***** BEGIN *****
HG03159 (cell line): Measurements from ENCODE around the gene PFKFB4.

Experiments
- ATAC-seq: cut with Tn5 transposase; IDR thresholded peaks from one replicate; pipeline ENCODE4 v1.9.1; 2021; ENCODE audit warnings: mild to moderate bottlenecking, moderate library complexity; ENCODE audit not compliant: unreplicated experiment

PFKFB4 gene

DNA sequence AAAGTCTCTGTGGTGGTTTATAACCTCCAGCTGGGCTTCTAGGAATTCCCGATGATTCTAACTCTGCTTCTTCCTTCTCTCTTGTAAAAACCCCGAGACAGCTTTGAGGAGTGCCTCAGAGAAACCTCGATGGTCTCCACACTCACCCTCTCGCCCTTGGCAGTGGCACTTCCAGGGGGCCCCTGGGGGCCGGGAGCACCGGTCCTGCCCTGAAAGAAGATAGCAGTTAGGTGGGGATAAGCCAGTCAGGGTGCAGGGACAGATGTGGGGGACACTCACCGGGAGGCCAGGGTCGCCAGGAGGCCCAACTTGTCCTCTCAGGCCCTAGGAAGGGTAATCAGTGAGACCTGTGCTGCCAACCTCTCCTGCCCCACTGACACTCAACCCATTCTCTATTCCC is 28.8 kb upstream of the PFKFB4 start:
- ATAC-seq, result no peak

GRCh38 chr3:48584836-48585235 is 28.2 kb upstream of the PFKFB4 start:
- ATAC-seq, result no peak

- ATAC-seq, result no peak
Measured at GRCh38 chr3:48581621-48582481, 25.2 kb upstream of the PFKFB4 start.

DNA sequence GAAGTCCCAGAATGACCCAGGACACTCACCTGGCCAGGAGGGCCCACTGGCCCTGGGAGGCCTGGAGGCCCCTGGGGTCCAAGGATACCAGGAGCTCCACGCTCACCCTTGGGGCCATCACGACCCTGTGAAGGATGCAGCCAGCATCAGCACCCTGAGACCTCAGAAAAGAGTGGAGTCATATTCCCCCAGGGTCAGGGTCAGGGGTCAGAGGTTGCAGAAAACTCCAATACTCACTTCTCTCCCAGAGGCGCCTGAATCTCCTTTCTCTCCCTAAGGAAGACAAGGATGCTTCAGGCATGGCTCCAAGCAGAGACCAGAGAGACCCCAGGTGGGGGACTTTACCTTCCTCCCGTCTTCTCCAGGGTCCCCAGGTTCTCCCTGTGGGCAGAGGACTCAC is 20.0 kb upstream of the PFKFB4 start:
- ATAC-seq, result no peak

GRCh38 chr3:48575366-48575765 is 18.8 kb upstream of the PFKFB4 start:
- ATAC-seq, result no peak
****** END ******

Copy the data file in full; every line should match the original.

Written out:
HG03159 (cell line): Measurements from ENCODE around the gene PFKFB4.

Experiments
- ATAC-seq: cut with Tn5 transposase; IDR thresholded peaks from one replicate; pipeline ENCODE4 v1.9.1; 2021; ENCODE audit warnings: mild to moderate bottlenecking, moderate library complexity; ENCODE audit not compliant: unreplicated experiment

PFKFB4 gene

DNA sequence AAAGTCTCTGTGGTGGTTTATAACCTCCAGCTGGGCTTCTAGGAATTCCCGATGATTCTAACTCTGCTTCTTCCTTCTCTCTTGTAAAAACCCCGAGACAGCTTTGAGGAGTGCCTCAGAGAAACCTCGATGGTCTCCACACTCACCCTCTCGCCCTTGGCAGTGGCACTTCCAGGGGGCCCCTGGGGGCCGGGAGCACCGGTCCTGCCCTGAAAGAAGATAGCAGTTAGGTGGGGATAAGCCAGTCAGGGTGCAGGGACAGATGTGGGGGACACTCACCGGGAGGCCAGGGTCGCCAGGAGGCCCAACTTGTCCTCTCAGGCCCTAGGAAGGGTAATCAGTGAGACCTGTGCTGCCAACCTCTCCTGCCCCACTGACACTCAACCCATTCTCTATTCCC is 28.8 kb upstream of the PFKFB4 start:
- ATAC-seq, result no peak

GRCh38 chr3:48584836-48585235 is 28.2 kb upstream of the PFKFB4 start:
- ATAC-seq, result no peak

- ATAC-seq, result no peak
Measured at GRCh38 chr3:48581621-48582481, 25.2 kb upstream of the PFKFB4 start.

DNA sequence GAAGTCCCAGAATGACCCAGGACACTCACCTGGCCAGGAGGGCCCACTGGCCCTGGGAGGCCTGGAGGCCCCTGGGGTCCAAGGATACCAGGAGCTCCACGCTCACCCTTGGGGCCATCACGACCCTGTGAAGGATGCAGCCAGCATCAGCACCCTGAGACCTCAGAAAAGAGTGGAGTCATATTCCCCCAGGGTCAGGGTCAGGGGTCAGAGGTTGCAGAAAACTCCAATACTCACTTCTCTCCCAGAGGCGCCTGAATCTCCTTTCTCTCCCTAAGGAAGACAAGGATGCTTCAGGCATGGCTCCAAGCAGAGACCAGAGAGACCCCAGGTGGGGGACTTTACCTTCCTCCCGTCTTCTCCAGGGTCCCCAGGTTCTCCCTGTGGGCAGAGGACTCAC is 20.0 kb upstream of the PFKFB4 start:
- ATAC-seq, result no peak

GRCh38 chr3:48575366-48575765 is 18.8 kb upstream of the PFKFB4 start:
- ATAC-seq, result no peak